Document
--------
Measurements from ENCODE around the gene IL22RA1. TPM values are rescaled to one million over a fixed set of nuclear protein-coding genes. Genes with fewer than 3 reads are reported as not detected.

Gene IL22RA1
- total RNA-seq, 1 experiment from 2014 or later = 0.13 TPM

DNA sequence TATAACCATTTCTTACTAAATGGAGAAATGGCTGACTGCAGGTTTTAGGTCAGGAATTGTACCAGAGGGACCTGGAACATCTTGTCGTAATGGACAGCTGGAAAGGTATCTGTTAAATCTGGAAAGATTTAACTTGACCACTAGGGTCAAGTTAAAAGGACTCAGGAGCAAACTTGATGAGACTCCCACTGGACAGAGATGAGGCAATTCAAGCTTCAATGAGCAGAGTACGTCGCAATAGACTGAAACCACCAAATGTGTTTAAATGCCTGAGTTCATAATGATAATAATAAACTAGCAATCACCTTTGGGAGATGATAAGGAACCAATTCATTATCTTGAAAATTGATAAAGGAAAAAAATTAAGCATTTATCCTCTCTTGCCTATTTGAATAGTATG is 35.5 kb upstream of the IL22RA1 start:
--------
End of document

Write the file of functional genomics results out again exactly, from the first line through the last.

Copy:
Measurements from ENCODE around the gene IL22RA1. TPM values are rescaled to one million over a fixed set of nuclear protein-coding genes. Genes with fewer than 3 reads are reported as not detected.

Gene IL22RA1
- total RNA-seq, 1 experiment from 2014 or later = 0.13 TPM

DNA sequence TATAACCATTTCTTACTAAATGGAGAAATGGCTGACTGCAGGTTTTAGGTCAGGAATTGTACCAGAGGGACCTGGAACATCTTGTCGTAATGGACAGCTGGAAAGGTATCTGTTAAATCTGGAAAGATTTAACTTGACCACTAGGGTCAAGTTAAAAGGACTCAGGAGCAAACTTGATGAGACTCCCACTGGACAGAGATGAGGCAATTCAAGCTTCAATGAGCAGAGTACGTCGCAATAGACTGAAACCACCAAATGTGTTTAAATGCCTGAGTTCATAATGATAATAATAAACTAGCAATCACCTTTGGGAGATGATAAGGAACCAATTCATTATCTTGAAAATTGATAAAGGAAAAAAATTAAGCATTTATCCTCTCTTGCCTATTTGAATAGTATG is 35.5 kb upstream of the IL22RA1 start: